Salukis can be reserved with strangers and still retain the independent streak that marks them out as an effective sighthound.  They will concede to some training but can get bored easily, so repetitive training sessions should be avoided. Gentle methods, like positive reinforcement, are recommended. Salukis rarely enjoy games like fetch, but they can’t always resist the temptation to chase fast-moving objects like birds or squirrels.


Salukis are grace combined with strength. They have long, narrow heads with long, silky ears. They have a broad back with a clear arch over their loins, and their chests are deep yet narrow. Their paws are well padded, allowing them to effectively run for long distances over harsh terrain. Salukis can have feathered or smooth coats. They’re very clean and don’t have a typical doggy odor.

Vital Statistics:

Height: 18-28 inches
Weight: 40-65 pounds
Colors: Many different colors and patterns
Lifespan: 10-17 years
Health: No serious genetic illnesses, but can be prone to heart conditions, specific types of cancer, and autoimmune issues. Owners need to be aware of the increased risk of gastric torsion or bloat.

5. Arabian Greyhound or Sloughi

Sloughi standing in the garden
Image Credit: Bianca Grueneberg, Shutterstock

The now rare Arabic Greyhound is another ancient type of Greyhound, also known as the Sloughi. Pronounced “SLOO-ghi” these dogs were originally bred by the Bedouins and Berbers of North Africa. It’s thought they may have been introduced to Europe when Hannibal made his infamous crossing of the Alps.


Sloughis are affectionate with their owners yet reserved with strangers. They can be described as aloof and dignified and don’t always appreciate overly dramatic displays of affection from people they don’t know or trust. They need a lot of exercise each day, including the ability to run free and fast off-leash. Their sensitive nature means gentle training methods are an absolute must.


Sloughis are medium to large-sized dogs with a robust yet elegant appearance. Their heads are long and refined with medium-sized ears, they have a deep chest with a well tucked up belly, and their topline is mostly horizontal, graduating into a sloping croup.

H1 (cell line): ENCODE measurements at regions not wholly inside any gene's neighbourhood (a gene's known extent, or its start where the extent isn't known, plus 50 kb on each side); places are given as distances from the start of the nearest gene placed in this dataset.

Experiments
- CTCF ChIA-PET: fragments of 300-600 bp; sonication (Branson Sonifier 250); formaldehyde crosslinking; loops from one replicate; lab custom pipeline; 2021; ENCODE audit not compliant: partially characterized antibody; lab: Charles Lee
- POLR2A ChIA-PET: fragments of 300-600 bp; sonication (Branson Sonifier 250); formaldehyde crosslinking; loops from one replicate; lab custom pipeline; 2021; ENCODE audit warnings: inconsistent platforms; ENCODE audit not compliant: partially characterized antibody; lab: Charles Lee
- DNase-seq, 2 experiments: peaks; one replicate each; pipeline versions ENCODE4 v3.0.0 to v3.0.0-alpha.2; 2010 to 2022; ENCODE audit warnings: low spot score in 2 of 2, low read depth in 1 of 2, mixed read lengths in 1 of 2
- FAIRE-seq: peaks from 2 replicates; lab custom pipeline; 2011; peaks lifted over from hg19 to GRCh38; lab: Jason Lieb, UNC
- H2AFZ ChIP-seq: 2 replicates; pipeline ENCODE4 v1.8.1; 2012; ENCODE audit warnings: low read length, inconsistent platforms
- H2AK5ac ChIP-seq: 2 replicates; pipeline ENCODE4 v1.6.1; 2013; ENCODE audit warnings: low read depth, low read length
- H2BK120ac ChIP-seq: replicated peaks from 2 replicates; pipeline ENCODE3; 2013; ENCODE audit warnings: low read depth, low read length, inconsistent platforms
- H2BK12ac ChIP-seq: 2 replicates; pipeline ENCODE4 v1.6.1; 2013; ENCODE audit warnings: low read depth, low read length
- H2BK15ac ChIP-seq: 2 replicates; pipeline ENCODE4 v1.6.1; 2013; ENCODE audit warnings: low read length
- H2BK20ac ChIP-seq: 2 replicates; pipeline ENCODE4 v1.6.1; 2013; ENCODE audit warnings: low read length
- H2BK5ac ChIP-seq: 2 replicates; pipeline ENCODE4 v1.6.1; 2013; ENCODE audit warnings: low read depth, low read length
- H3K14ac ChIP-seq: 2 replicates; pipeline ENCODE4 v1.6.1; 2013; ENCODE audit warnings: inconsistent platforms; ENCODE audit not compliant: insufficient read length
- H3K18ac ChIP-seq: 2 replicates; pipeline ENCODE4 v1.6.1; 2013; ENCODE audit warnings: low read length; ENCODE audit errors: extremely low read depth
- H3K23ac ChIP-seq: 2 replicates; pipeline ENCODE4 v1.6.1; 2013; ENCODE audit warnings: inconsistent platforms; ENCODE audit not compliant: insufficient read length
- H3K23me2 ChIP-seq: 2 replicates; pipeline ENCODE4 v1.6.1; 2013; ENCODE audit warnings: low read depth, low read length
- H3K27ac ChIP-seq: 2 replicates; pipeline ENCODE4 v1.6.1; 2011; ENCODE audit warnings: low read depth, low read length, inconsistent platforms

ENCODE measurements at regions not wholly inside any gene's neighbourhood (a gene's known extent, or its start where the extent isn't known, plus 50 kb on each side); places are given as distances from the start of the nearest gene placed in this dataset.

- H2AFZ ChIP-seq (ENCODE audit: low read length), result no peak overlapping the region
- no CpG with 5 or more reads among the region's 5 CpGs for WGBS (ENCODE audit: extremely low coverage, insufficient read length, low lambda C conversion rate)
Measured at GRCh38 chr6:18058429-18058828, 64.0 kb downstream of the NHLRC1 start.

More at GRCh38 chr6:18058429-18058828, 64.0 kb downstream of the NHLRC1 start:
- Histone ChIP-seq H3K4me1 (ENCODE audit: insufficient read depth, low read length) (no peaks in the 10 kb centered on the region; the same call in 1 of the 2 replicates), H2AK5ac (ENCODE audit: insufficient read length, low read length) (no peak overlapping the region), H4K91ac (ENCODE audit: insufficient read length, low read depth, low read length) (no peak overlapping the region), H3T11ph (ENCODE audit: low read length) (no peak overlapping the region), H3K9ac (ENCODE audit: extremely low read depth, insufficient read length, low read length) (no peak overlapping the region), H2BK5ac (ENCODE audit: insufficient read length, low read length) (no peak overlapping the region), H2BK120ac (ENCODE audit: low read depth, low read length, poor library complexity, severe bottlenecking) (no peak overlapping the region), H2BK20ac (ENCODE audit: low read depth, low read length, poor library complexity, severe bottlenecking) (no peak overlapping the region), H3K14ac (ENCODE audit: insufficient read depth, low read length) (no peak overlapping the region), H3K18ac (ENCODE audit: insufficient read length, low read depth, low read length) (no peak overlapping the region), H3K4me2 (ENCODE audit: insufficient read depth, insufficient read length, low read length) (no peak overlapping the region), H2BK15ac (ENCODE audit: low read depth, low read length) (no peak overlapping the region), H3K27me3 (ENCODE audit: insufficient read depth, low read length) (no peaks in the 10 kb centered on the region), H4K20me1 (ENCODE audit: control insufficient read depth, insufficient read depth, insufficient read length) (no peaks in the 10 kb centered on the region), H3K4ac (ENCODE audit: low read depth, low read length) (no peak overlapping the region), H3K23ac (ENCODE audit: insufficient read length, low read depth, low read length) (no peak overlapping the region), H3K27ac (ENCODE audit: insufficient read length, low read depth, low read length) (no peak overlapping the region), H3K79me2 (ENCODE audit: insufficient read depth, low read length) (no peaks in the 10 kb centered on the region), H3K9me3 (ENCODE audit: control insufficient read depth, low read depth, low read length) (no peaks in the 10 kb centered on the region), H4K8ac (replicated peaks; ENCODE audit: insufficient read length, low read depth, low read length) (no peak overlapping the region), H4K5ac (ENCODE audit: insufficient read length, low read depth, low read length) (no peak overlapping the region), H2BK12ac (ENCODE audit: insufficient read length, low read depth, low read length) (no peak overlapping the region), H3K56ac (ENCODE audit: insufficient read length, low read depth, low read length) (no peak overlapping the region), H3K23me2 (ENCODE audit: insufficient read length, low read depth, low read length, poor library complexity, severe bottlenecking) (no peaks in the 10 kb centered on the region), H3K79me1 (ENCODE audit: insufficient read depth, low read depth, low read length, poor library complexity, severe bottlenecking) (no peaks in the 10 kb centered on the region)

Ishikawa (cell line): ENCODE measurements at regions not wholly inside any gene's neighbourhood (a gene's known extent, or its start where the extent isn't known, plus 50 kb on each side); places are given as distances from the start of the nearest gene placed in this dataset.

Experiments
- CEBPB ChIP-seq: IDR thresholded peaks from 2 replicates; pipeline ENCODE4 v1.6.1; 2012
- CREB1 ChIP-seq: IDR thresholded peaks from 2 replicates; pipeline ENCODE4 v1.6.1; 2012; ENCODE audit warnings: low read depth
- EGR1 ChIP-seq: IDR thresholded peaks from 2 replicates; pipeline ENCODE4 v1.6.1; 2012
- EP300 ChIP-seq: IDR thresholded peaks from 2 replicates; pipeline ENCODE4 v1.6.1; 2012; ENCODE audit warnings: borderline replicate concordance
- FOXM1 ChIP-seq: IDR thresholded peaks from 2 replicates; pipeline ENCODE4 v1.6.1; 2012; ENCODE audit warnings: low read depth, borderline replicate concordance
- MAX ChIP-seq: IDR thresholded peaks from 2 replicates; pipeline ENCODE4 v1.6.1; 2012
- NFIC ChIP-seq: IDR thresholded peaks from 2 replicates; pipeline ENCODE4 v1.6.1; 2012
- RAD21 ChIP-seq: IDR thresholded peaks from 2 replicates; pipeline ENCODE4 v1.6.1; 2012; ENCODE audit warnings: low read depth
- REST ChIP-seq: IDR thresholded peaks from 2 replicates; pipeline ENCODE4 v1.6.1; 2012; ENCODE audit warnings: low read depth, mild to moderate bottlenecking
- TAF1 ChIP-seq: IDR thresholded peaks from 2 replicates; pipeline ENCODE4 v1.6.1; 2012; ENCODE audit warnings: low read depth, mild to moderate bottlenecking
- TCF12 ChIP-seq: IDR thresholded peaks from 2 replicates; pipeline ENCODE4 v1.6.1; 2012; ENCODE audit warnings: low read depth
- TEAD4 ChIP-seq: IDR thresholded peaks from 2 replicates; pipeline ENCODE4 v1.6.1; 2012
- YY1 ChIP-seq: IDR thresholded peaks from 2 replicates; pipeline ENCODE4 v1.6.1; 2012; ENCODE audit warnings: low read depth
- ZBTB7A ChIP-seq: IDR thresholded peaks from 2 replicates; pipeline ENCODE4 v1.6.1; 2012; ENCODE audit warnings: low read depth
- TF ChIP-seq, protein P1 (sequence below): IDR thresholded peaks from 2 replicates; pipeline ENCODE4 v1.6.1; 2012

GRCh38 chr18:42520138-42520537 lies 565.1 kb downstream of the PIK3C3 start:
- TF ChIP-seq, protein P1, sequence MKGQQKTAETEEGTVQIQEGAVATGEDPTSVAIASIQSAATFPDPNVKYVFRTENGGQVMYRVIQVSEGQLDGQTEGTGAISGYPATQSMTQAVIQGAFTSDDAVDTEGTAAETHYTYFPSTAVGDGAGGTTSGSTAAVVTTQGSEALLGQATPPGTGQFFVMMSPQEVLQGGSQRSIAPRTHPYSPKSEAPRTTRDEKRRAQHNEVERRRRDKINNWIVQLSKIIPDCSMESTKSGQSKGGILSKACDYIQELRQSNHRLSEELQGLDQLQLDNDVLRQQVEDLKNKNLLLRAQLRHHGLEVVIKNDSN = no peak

Vital Statistics:

Height: 24-29 inches
Weight: 45-70 pounds
Colors: Cream, mahogany, red, or sandy. Can have brindle markings or black masks
Lifespan: 12-14 years
Health: Generally very good. Breeders will screen for progressive retinal atrophy and certain autoimmune diseases. Sloughis are also sensitive to anesthesia, vaccines, and worming medications.

6. Russian Greyhound or Borzoi

Photo credit: Jeannette1980, Pixabay

The Russian Greyhound or Russian Wolfhound is better known as the Borzoi. Their name comes from “borzyi” – Russian for swift or fast, which these dogs most definitely are! They’ve been around since the 16th Century. These independent dogs love to run and need a safe and enclosed space within which they can reach full flight.


Borzoi dogs are very sensitive and do best with owners who are experienced and sympathetic. They’re affectionate around their families but don’t enjoy having their personal space invaded. As with many other sighthound breeds, Borzoi can be selective about which commands they choose to obey. This can be misconstrued as disobedience but is really just their independent spirit!


Borzois are elegant and agile with a classic slightly curved back. They have narrow but extremely deep chests, contrasting with their tucked up yet muscular loins. Their coat is long and silky and can either be flat or have a slight wave.

Vital Statistics:

Height: 26 inches upwards
Weight: 75-105 pounds
Colors: Almost any color, including brindle and ticked shades
Lifespan: 9-14 years
Health: Generally healthy. Breeders should test for elbow and hip dysplasia, eye conditions, and heart issues. Can suffer from bloat. More sensitive to anesthesia than some other breeds.

7. Afghan Greyhound or Afghan Hound

An afghan hound dog walking on the lawn_raywoo_shutterstock
Credit: raywoo, Shutterstock

Some say that Afghans are the oldest purebred dog in the world; others say they represented canines on Noah’s Ark. This breed is thought to predate written history and have been a popular fixture of Eastern culture ever since. Even Mattel’s Barbie had an Afghan hound named Beauty. These dogs are the epitome of elegance and dignity.


Afghan hounds can be aloof with strangers but are happy and playful when around their families. As with any sighthound, they have a strong prey drive and may not be able to resist the urge to chase small and fast-moving creatures. Afghans are independent and may not always respond to training commands.


Afghan Greyhounds carry themselves with dignity and grace, with a high and proud head carriage, high hipbones, and a distinctive curled “ring” at the end of their tails. A defining feature is their long, thick coat made of fine and silky hair. The coat along their saddle is short, and everywhere else is well covered with long hair.

Vital Statistics:

Height: 25-27 inches
Weight: 50-60 pounds
Colors: Black, black and silver, black and tan, blue, cream, red, silver, and white. Can have brindle or domino markings
Lifespan: 12-15 years
Health: Generally healthy, but like other sighthounds with low body fat, they can be sensitive to anesthesia. Breeders should check Afghan’s hips, eyes, and thyroid. Can suffer from bloat.

8. Scottish Greyhound or Scottish Deerhound

Scottish Deerhound
Image Credit: Jamie Hall, Shutterstock

The original purpose of the Scottish Greyhound or Scottish Deerhound was to course red deer in the Scottish Highlands. No one knows exactly how long the breed has been in existence, but it’s certainly at least since the 9th Century. These rare dogs are closely related to the Irish Wolfhound and are one of the tallest breeds of dog.